The Power that the Family provision has in the Irish Constitution

Image result for family

Source: Irishfamilyhistorycentre.com

The importance of the family unit in Irish society has always been obvious to me through studying case law. However, it wasn’t until we studied article 41 of the Constitution in our constitutional law module that I noticed how flawed the provision for the family is.

The ”family unit” is ultimately based on marriage, whether a child exists or not. This is all well and good until the status of unmarried mothers and fathers is reviewed. Despite even being a couple, unmarried parents are treated severely discriminatory. This discrimination can be seen in the following ways:

  1. Precludes protection for unmarried parents under article 41
  2. Provides constitutional authorisation for legislative discrimination of unmarried families.
  3. Deems non-marital families to be less worthy of recognition in comparison to married families.

Although unmarried women have limited protection for children by article 40.3 and the unenumerated rights doctrine, men have absolutely no rights! In the seminal case of State (Nicolaou) v An Bord Uchtala, the full effect of this discrimination can be seen as a father was unable to intervene with the adoption of his child from going through. The Court refused to recognise that this breached article 41 as they deemed the family to be founded on marriage.

Does this seem fair to you?

What bothers me is that there seems to be no desire for change to ensure there is equal protection to both classes of parents. The All Party Oireachtas Committee seem to have no desire in changing the wording of the Constitution and I simply cannot understand how such discrimination is permissible. Even in researching the topic, there seems to be no momentum for a change in this area either.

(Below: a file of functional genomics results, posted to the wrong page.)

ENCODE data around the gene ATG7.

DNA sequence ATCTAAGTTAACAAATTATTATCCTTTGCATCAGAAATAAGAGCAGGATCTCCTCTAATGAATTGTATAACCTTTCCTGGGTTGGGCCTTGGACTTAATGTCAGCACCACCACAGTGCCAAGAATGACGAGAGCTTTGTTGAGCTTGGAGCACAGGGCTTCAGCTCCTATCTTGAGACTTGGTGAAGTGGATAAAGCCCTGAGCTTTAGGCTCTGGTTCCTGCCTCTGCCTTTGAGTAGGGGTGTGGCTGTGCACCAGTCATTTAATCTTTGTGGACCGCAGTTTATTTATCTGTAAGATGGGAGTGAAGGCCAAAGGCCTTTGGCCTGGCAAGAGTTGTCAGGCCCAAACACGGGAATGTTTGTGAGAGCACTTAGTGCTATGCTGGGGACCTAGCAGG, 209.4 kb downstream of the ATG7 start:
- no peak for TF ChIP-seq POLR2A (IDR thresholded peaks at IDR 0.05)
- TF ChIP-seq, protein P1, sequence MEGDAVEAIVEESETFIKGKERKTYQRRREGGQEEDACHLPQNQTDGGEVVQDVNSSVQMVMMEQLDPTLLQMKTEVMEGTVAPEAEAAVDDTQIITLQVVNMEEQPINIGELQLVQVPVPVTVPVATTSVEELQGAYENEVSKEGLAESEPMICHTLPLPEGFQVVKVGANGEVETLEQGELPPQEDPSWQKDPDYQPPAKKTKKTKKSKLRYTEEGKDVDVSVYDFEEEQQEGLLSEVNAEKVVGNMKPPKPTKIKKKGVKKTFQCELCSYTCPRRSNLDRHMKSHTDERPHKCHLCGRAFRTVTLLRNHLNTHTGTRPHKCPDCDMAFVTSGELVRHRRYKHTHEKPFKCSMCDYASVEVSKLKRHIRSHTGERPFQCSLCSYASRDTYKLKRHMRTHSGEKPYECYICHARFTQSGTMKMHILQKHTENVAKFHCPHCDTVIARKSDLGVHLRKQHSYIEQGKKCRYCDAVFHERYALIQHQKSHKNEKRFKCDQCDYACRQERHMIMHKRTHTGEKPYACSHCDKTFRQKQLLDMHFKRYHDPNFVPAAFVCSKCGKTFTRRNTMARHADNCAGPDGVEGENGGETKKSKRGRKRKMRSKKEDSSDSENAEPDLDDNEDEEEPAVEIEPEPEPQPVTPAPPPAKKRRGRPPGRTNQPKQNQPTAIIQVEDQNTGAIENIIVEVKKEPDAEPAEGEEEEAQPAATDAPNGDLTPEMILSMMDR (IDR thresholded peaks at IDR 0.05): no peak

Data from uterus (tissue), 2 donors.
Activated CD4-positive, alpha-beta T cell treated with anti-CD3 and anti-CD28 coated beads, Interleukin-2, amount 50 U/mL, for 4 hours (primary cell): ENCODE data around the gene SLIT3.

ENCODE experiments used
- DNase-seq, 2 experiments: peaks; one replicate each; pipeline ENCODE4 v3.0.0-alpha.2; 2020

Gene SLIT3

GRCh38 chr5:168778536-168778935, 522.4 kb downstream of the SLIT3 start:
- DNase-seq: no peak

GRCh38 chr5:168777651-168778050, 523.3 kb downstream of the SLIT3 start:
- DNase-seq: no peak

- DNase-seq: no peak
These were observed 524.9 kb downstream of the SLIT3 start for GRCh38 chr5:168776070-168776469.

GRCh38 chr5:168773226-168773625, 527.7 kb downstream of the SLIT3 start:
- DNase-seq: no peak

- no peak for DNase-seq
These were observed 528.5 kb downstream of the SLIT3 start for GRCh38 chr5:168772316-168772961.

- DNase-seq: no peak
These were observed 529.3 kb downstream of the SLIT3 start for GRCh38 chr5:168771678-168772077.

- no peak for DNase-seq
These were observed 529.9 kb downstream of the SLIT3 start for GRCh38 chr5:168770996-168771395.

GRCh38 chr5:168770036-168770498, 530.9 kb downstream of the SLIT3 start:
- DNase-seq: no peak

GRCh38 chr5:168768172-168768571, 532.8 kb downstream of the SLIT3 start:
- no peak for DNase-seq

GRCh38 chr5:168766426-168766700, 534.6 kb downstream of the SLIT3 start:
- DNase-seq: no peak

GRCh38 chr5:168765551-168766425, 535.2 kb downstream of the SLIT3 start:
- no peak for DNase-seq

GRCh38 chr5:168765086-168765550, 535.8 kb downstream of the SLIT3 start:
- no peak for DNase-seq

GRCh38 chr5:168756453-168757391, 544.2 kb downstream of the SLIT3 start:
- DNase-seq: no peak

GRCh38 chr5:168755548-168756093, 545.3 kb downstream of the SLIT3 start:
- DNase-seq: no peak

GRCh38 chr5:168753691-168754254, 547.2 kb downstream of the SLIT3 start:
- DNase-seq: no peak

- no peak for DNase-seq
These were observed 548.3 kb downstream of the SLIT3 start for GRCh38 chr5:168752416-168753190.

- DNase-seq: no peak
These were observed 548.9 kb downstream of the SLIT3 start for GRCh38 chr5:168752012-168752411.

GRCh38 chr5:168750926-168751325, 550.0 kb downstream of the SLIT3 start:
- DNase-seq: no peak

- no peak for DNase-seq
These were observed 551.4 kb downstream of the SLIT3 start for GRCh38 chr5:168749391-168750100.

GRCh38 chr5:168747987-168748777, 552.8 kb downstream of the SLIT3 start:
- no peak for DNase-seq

Maybe this position will change in a few years, considering the liberal advancements we have introduced recently, such as marriage equality. But I have to ask – How would you vote in a referendum if there was an argument to change the content of article 41 to allow EQUAL protection for both unmarried and married parents?

In the meantime, I found a very interesting journal about the rights of unmarried fathers, which you may be interested in. Additionally, more accessible information about the rights of unmarried parents can be found here.

Until next time,

Laura

 

Advertisements

Leave a Reply

Fill in your details below or click an icon to log in:

WordPress.com Logo

You are commenting using your WordPress.com account. Log Out / Change )

Twitter picture

You are commenting using your Twitter account. Log Out / Change )

Facebook photo

You are commenting using your Facebook account. Log Out / Change )

Google+ photo

You are commenting using your Google+ account. Log Out / Change )

Connecting to %s